Friday, October 25, 2013


[Letter From the Publisher]Los Feliz Ledger

By Allison Cohen Ferraro, Publisher, The Los Feliz Ledger |


Thursday, October 24th, 2013 at 10:12 pm   ::  iPads are the future, in fact, they are here now.

If you’ve witnessed your middle or high school son or daughter lugging around 20 lbs. of textbooks—or more—to school each day, you will surely agree. Lockers don’t exist anymore in Los Angeles School Unified District (LAUSD) schools because of drug and weapon security.

But the response to these issues in the form of an LAUSD roll out of iPads to a select 40+ selected schools was a disaster.

There are so many questions to ask: like this one:

Was the payment for the high-end tablets, using voter approved bond money—three bond measures in total—designated for the repair of decaying school structures, used properly?

A month or so ago, a former LAUSD boardmember told me emphatically “No.”

Those bonds, he said, (and a local political consultant who often assists with school bond measures, agreed) that the bonds were designated for the repair and rehabilitation of schools not for items totable like books, supplies, computers and iPads.

Of concern, was this former LAUSD boardmember who demonstrated his point with a visual aid at the restaurant where we were dining.

He took a small tabletop ceramic container holding sugar packets—familiar to everyone I am sure— and dumped its contents.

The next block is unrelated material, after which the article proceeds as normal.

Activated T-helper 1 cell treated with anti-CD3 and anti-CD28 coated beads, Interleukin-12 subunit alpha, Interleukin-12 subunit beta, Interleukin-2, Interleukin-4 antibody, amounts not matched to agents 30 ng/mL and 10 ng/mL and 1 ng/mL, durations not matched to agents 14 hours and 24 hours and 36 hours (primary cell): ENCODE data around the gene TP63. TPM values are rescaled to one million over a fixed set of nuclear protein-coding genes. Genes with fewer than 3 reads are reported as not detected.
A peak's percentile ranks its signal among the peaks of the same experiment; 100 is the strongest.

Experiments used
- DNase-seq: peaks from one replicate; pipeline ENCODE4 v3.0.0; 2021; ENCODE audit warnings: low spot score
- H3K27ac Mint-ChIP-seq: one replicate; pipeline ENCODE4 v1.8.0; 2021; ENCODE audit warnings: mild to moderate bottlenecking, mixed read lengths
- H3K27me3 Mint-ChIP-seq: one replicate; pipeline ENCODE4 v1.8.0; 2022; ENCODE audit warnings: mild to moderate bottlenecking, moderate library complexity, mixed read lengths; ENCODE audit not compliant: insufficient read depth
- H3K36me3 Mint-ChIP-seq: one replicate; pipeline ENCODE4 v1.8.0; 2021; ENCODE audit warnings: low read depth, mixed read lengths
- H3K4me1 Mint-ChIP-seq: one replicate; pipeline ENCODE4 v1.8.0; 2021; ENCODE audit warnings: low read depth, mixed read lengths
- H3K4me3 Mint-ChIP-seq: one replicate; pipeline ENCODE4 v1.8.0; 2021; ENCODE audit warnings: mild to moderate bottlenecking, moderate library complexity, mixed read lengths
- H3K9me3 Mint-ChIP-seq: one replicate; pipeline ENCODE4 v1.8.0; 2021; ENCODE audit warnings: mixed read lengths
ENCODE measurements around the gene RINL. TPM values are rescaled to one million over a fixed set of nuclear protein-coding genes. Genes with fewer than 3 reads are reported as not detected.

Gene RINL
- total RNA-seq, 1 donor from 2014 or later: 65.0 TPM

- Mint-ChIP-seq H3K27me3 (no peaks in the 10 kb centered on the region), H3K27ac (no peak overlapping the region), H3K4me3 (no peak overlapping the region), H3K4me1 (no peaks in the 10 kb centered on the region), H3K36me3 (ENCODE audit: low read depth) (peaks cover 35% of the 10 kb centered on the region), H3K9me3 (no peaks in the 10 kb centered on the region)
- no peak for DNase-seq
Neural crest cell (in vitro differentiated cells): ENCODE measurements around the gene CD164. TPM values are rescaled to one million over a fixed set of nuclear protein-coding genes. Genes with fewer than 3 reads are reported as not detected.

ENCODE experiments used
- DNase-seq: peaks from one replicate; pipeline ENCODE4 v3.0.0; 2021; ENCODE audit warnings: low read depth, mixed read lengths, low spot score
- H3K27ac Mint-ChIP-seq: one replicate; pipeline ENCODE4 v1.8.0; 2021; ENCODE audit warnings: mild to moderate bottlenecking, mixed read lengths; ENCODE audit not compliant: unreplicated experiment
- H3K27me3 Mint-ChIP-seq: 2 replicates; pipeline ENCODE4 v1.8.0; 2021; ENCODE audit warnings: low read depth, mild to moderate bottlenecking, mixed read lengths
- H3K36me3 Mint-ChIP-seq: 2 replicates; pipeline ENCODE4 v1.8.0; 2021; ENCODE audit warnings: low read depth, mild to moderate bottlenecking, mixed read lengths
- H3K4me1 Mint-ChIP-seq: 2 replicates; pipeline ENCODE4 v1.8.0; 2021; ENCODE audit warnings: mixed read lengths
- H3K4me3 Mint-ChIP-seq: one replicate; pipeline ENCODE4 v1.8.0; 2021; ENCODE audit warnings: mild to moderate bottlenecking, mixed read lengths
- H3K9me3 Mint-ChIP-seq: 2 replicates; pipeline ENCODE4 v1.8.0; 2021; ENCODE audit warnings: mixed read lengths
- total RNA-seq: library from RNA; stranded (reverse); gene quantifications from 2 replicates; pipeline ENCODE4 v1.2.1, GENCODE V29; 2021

“Those things that just fell out,” he said,” are not covered by these bond measures. Only the container that held them is.”

Those items that fell out of the ceramic container can be likened to the extras a school might desire—dry erase boards (seriously, some LAUSD schools still have chalkboards), books, pens, pencils, calculators, art supplies, computers and. . .  iPads.

A bond oversight committee has reportedly stated the bonds used for the iPads might be a problem and thus must be kept at school as school property. What we have read, instead, is that students cannot take the iPads home, due to security breeches.

(Seriously, do we care if teenagers access their Facebook page on these iPads? My son—who attends a private high school—routinely uses Facebook to collaborate with students on homework. Kids, in 2013, do not use email (too old school). They text, Spotify, Instagram or Facebook messages to one another.

Also, there is the problem that the soon to be resigned John Deasy held stock—as has been reported—in Apple and ignored other competing tablets’ bids for the very lucrative LAUSD contract.

I have heard, from a very good source, that LAUSD’s awarding of its contract to Apple was a fait accompli months before other contracts were even considered.

And then there is also a possible conflict of interest between the LAUSD board and Pearson, hired to develop (the still incomplete) software for the district’s rollout.

Supt. Deasy: I have heard you many times on the radio and you sound like a smart guy. I have never met you in person. But how could other U.S. school districts accomplish this technological move (including some private schools in Los Angeles) and you cannot even accomplish this upgrade for a handful of the schools, so far, you once represented? Perhaps it’s a generational thing?

Let’s reimagine this whole thing and “think different.”

“Here’s to the Crazy Ones.”

Supt. John Deasy. Photo: Los Angeles Times.

Supt. John Deasy. Photo: Los Angeles Times.

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